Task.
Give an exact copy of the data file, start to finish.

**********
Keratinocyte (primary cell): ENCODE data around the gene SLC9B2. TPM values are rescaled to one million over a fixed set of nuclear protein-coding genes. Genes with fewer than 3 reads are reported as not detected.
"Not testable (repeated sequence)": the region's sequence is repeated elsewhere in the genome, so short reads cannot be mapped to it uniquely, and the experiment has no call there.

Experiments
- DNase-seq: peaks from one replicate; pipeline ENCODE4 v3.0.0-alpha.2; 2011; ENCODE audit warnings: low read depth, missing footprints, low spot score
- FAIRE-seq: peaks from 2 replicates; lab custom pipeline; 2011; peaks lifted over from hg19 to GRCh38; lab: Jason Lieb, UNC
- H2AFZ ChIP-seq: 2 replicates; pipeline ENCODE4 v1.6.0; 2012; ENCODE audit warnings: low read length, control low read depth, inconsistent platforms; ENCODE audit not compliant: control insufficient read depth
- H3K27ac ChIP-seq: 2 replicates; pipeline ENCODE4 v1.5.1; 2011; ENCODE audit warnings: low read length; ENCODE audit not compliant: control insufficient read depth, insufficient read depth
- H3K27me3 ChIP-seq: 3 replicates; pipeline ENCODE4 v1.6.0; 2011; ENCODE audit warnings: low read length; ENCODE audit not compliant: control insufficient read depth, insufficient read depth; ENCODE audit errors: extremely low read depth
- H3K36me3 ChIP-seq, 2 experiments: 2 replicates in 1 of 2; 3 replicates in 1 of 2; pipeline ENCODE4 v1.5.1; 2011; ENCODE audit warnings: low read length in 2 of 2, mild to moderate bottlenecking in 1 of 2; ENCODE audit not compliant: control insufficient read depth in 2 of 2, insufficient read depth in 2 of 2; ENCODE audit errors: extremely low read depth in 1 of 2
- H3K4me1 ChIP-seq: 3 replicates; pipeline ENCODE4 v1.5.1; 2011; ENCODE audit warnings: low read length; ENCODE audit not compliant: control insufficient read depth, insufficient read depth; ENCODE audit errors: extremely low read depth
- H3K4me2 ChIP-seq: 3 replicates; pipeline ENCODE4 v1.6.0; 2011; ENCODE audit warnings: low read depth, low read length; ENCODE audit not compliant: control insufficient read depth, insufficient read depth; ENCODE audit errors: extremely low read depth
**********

Keratinocyte (primary cell): ENCODE data around the gene SLC9B2. TPM values are rescaled to one million over a fixed set of nuclear protein-coding genes. Genes with fewer than 3 reads are reported as not detected.
"Not testable (repeated sequence)": the region's sequence is repeated elsewhere in the genome, so short reads cannot be mapped to it uniquely, and the experiment has no call there.

Experiments
- DNase-seq: peaks from one replicate; pipeline ENCODE4 v3.0.0-alpha.2; 2011; ENCODE audit warnings: low read depth, missing footprints, low spot score
- FAIRE-seq: peaks from 2 replicates; lab custom pipeline; 2011; peaks lifted over from hg19 to GRCh38; lab: Jason Lieb, UNC
- H2AFZ ChIP-seq: 2 replicates; pipeline ENCODE4 v1.6.0; 2012; ENCODE audit warnings: low read length, control low read depth, inconsistent platforms; ENCODE audit not compliant: control insufficient read depth
- H3K27ac ChIP-seq: 2 replicates; pipeline ENCODE4 v1.5.1; 2011; ENCODE audit warnings: low read length; ENCODE audit not compliant: control insufficient read depth, insufficient read depth
- H3K27me3 ChIP-seq: 3 replicates; pipeline ENCODE4 v1.6.0; 2011; ENCODE audit warnings: low read length; ENCODE audit not compliant: control insufficient read depth, insufficient read depth; ENCODE audit errors: extremely low read depth
- H3K36me3 ChIP-seq, 2 experiments: 2 replicates in 1 of 2; 3 replicates in 1 of 2; pipeline ENCODE4 v1.5.1; 2011; ENCODE audit warnings: low read length in 2 of 2, mild to moderate bottlenecking in 1 of 2; ENCODE audit not compliant: control insufficient read depth in 2 of 2, insufficient read depth in 2 of 2; ENCODE audit errors: extremely low read depth in 1 of 2
- H3K4me1 ChIP-seq: 3 replicates; pipeline ENCODE4 v1.5.1; 2011; ENCODE audit warnings: low read length; ENCODE audit not compliant: control insufficient read depth, insufficient read depth; ENCODE audit errors: extremely low read depth
- H3K4me2 ChIP-seq: 3 replicates; pipeline ENCODE4 v1.6.0; 2011; ENCODE audit warnings: low read depth, low read length; ENCODE audit not compliant: control insufficient read depth, insufficient read depth; ENCODE audit errors: extremely low read depth